October 20, 2020

Manchester United and Liverpool FC are among more than a dozen European soccer teams that are in discussions to join a new FIFA-backed competition, Sky News reported, citing unidentified people familiar with the matter.

A financing package worth $6 billion is being prepared to assist in the making of the new league, the report said. JPMorgan Chase & Co. is in talks to provide that debt financing, Sky said, citing an unidentified soccer executive familiar with the matter.

Teams from France, England, Germany, Italy and Spain are involved in the talks, which include discussions about a provisional start as soon as 2022, according to the publication. Milan-listed Juventus Football Club SpA is among the clubs likely to have been approached. The new tournament would include as many as 18 teams, involve games played during the regular European season and expected prize money worth several hundreds of millions of pounds for the winners.

While a formal announcement may happen as soon as at the end of this month, details including the list of participating clubs have yet to be finalized and the plans could still fall apart, Sky said.

Any new tournament would compete with the UEFA Champions League, Europe’s top club soccer competition.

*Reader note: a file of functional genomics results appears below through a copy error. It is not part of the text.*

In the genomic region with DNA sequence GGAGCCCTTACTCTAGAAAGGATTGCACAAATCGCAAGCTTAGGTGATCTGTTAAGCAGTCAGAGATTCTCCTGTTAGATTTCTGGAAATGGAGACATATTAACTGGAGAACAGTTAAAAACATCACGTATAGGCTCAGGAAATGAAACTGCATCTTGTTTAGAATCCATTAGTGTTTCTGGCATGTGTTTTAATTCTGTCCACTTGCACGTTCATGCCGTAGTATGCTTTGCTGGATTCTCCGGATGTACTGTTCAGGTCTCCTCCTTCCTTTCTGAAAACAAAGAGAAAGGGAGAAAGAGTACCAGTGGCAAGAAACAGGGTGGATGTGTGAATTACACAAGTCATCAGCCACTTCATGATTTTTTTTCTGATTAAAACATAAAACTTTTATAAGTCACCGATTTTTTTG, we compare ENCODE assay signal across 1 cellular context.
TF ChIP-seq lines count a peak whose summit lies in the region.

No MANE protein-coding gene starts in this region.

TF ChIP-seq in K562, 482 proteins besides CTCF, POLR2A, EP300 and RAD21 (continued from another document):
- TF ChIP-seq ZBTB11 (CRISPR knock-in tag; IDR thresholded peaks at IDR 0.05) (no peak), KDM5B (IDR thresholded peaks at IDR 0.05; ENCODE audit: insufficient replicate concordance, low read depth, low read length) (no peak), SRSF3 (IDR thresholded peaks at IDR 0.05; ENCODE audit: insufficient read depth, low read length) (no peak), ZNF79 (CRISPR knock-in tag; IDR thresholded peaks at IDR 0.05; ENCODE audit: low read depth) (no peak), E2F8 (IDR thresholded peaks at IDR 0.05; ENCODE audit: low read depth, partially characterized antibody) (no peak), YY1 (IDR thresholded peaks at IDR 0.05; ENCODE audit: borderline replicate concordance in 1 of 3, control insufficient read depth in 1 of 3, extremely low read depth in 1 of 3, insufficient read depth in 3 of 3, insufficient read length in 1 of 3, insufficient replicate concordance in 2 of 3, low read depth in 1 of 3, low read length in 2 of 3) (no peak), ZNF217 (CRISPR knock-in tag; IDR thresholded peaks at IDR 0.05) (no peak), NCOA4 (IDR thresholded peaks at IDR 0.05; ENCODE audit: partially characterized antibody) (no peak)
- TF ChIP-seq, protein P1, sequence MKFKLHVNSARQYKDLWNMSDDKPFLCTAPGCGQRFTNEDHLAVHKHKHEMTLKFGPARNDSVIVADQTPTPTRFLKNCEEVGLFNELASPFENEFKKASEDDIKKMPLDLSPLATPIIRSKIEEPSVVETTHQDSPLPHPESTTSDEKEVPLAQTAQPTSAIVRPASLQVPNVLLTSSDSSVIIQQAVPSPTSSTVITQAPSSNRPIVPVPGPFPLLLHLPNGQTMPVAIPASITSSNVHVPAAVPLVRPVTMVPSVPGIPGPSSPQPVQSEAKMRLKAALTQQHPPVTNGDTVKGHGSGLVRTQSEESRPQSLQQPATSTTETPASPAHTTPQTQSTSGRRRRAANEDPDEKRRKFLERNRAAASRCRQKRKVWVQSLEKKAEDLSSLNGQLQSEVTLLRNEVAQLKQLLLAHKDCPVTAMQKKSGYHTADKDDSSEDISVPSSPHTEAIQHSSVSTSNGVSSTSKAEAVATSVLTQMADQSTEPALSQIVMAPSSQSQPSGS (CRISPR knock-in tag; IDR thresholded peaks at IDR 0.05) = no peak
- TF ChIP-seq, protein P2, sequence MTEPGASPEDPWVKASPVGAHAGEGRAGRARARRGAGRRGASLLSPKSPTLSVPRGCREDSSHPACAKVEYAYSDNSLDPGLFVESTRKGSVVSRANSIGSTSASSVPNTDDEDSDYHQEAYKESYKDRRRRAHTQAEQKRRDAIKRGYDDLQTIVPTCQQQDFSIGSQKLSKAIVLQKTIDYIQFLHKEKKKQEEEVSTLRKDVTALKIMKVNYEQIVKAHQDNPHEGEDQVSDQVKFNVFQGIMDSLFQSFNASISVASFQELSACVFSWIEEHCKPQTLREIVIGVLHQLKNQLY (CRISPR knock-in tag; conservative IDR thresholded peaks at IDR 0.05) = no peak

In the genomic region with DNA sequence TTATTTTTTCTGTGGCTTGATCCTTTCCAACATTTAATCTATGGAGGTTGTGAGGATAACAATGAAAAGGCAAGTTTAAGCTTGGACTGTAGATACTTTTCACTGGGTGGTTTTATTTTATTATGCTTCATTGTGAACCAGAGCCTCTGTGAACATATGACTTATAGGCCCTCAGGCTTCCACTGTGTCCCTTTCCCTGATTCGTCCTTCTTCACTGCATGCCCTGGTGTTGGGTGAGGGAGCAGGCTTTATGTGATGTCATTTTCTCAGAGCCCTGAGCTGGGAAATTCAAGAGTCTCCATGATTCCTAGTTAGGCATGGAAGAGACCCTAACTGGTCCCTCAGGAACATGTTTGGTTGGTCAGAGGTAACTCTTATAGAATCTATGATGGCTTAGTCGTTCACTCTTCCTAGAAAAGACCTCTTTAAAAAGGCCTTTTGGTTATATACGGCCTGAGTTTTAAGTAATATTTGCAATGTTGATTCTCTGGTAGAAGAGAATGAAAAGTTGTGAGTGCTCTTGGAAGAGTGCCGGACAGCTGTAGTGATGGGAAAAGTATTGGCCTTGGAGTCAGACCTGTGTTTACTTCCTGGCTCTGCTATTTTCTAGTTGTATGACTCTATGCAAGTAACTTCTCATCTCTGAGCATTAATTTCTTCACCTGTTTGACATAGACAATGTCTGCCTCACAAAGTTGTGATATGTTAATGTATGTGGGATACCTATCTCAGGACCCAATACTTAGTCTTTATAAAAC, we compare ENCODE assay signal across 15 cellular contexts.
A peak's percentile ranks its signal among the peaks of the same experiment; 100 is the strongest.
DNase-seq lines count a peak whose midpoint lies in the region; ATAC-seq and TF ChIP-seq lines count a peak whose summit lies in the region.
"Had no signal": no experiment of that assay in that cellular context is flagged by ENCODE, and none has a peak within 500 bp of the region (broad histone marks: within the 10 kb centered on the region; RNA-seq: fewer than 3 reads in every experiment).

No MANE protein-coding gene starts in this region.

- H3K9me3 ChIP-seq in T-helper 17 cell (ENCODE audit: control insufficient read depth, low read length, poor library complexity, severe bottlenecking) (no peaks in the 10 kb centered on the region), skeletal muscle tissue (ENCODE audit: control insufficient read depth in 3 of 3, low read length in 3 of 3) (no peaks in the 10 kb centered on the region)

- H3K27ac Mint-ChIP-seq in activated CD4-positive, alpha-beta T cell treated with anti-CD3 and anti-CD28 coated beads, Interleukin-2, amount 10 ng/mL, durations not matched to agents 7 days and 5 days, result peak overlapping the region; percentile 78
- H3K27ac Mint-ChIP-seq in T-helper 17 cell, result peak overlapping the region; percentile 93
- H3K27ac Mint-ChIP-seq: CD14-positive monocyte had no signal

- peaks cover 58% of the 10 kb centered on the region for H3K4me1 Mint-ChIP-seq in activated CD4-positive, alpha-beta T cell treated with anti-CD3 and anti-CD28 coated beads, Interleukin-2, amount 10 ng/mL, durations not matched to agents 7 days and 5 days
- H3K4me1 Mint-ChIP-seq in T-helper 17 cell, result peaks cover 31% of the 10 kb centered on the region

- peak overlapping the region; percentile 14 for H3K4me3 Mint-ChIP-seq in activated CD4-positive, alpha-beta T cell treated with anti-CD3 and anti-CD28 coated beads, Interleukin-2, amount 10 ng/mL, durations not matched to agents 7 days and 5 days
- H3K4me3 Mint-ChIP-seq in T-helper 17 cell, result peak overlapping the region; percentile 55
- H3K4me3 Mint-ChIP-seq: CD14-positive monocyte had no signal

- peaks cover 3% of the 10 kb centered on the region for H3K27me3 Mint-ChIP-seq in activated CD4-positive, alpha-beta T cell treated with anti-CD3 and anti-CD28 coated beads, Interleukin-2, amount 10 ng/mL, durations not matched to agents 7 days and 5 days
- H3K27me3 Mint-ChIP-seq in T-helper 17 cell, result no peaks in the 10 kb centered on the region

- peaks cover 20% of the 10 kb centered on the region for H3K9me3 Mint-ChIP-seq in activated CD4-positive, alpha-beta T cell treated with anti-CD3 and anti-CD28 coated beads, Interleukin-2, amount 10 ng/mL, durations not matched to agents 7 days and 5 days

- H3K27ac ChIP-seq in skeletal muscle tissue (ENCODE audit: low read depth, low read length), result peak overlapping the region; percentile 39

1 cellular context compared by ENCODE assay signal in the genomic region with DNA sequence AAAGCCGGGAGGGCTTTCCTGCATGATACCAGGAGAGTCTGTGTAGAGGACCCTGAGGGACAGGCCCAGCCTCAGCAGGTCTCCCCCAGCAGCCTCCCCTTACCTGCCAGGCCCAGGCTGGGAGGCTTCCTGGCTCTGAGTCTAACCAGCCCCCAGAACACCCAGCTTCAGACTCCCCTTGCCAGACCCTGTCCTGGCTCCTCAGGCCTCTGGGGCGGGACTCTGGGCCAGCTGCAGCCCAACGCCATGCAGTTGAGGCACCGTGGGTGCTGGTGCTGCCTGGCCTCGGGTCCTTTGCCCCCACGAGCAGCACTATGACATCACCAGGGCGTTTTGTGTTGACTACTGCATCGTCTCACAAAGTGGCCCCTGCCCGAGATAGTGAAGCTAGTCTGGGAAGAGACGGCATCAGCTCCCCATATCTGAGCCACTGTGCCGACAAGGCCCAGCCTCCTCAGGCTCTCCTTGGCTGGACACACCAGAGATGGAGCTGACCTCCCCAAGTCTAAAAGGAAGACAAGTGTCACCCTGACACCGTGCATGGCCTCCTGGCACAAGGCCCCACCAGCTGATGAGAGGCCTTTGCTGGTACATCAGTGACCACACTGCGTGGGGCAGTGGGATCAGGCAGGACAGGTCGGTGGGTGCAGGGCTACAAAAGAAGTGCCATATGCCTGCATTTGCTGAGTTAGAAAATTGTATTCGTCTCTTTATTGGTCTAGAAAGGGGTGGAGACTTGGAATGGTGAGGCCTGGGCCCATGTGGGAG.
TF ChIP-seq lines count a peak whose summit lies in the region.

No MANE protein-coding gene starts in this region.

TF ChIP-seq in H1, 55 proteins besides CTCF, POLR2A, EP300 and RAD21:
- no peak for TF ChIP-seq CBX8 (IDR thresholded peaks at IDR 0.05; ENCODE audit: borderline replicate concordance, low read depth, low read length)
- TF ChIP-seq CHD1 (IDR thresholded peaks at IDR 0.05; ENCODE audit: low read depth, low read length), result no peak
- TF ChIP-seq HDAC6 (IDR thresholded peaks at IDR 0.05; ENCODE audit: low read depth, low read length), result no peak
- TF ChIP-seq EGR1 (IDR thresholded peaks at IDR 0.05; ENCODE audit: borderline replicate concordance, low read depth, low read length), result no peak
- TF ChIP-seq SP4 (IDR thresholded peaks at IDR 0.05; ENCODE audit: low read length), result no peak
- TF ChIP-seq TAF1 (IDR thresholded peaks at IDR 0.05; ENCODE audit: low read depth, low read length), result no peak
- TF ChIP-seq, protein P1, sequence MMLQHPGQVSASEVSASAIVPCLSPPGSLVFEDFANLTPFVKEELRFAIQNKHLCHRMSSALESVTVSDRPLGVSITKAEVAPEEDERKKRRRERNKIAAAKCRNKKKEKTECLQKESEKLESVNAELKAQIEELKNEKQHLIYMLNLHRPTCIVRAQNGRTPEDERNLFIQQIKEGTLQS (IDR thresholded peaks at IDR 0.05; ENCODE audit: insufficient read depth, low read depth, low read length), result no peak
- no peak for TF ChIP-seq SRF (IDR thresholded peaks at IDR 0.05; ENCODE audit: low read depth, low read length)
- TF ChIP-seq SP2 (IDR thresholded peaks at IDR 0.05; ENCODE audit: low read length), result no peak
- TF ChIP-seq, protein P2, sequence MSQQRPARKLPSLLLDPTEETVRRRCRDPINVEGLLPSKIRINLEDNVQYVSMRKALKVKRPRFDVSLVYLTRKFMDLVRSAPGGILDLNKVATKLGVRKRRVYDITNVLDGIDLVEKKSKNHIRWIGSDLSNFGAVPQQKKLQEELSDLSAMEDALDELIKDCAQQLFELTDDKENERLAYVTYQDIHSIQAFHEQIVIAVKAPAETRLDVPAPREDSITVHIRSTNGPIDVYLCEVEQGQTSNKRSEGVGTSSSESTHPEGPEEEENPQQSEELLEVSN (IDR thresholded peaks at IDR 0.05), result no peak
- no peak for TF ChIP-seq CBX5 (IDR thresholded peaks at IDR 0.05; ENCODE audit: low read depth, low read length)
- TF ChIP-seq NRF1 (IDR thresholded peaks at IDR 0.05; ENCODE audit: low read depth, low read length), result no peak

The Champions League has been among the most-watched sporting events on TV worldwide, with the 2014 final drawing an estimated 380 million viewers -- more than three times the Super Bowl’s audience the following year. The tournament is sponsored by brands including Gazprom, Sony and Adidas and means big money for clubs: UEFA awarded more than 2 billion euros ($2.4 billion) to clubs during this year’s competition that ended in August, including for the UEFA Super Cup.

Talks of a European super league involving the region’s biggest clubs have repeatedly popped up in recent years, but have usually been met with opposition from politicians, fan groups and national soccer bodies, which are concerned that their domestic leagues would suffer as a result.

“The authors of that idea - if they really exist, because there is nobody actually defending it - not only show a total ignorance of the organization and customs of European and world football, but also a serious ignorance of the audiovisual rights markets,” said Spain’s La Liga President Javier Tebas. “A project of this type will mean serious economic damage to the organizers themselves and to those entities that finance it, if they exist, because they´re never official.”

FIFA said through a spokesman that it “does not wish to comment and participate in any speculation about topics which come up every now and then and, for which, institutional structures and regulatory frameworks are well in place at national, European and global level.”

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